Editorial: Oral history of Phenix City project aims to tell story of overcoming
Phenix City became an All-America City in 1955, but it took some work to get it that way. Before that time, it was notorious for organized crime, gambling and prostitution. “Sin City” was an accurate description. Albert Patterson ran for Alabama Attorney General on the platform of cleaning Phenix City up, but he was killed outside of his office in 1954. How did it happen that in just one short year the city went from its infamous reputation to being named an All-America City?
It’s nothing short of a community coming together for a common purpose to make the area they lived the greatest place it could be. It’s a story of determination and grit. It’s about leaders banding together. Today, the old Phenix City days are just stories. To some, they are distant memories, but to the newer generation, it’s a point of intrigue and mystery.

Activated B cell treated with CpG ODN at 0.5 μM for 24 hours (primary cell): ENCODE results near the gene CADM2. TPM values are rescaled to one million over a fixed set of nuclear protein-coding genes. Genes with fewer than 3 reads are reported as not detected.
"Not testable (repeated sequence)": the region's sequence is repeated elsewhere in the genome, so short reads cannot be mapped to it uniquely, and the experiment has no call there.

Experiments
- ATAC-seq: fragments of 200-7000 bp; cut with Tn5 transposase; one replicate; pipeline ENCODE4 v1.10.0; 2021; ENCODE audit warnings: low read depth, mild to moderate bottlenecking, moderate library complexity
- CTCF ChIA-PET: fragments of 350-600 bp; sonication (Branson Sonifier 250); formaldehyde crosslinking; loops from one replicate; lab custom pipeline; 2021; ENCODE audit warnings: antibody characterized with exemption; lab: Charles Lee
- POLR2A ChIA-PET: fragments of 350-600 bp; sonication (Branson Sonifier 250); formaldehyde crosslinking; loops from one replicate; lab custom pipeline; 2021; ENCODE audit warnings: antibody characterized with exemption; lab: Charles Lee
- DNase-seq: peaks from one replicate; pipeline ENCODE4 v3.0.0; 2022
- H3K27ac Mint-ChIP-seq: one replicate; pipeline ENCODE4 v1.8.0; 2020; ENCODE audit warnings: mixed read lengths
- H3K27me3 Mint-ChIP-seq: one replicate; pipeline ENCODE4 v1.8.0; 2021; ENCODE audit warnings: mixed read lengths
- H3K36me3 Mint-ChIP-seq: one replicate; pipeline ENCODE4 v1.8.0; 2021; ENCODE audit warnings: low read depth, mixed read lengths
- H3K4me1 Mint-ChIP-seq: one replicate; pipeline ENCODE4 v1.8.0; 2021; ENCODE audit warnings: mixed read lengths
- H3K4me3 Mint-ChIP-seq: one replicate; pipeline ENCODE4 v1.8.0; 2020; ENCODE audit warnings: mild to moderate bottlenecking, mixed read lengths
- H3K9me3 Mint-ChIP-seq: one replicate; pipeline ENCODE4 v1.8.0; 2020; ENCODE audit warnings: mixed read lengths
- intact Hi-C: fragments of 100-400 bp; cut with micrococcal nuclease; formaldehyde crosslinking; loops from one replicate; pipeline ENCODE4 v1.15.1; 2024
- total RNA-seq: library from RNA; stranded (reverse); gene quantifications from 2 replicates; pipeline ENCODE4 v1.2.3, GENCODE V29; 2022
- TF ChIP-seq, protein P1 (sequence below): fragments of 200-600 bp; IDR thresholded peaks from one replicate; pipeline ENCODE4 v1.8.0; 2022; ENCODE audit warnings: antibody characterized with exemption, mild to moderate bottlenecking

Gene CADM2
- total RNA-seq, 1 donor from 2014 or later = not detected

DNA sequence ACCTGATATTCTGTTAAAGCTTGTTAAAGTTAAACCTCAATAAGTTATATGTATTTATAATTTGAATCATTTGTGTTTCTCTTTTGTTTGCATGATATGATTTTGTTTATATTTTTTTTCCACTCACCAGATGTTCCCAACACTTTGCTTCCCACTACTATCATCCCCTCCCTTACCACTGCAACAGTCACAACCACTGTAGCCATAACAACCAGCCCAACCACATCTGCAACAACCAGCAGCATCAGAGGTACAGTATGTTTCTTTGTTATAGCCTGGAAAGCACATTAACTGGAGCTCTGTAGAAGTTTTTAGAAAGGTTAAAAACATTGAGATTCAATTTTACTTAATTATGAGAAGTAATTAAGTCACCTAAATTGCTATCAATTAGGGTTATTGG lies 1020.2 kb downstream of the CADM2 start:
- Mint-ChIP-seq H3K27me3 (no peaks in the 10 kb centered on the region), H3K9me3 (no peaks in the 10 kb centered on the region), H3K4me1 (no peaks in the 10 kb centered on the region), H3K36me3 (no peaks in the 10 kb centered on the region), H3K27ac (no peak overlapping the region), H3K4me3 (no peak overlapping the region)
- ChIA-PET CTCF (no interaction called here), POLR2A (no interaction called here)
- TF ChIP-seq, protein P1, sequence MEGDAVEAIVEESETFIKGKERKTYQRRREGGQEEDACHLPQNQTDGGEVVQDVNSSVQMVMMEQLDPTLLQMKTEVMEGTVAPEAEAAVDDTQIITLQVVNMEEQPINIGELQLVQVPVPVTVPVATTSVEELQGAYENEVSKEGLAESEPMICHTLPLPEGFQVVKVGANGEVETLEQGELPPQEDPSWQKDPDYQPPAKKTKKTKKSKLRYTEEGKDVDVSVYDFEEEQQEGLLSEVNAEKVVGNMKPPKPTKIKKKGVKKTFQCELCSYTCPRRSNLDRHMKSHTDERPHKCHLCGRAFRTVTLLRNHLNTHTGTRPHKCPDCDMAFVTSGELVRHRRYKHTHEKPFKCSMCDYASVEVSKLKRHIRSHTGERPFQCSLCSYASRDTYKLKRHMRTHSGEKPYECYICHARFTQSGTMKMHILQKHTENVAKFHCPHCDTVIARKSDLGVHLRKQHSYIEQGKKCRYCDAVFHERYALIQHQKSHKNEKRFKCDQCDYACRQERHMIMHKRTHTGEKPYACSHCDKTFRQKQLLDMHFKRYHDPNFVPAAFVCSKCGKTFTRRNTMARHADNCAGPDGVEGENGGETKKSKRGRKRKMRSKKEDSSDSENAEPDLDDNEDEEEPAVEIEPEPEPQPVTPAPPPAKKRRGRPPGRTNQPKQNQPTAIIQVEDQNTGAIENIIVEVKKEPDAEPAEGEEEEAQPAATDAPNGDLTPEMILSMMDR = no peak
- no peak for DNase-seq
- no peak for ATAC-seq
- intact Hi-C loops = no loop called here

The Russell County Bicentennial Committee wants to share the stories of those who lived through those days. The point isn’t to bring up bad memories, but to shine light on how the city got its reputation and then worked to overcome it – how the city came to be an All-American City and where we are today. It’s the phoenix rising from the ashes.
As a member of the Russell County Bicentennial Committee and on the oral history of Phenix City project, I’m asking you to tell me your story. If you have something you’d like to share, an anecdote from the past, a family member who helped during the clean up process, let me know. We would love to have your voice. Send an email to firstname.lastname@example.org and share just a little about your story. I’ll give you a call and we’ll talk more. It’s Alabama’s Bicentennial. Let’s preserve its history while we continue to move forward.
By Denise DuBois, Executive Editor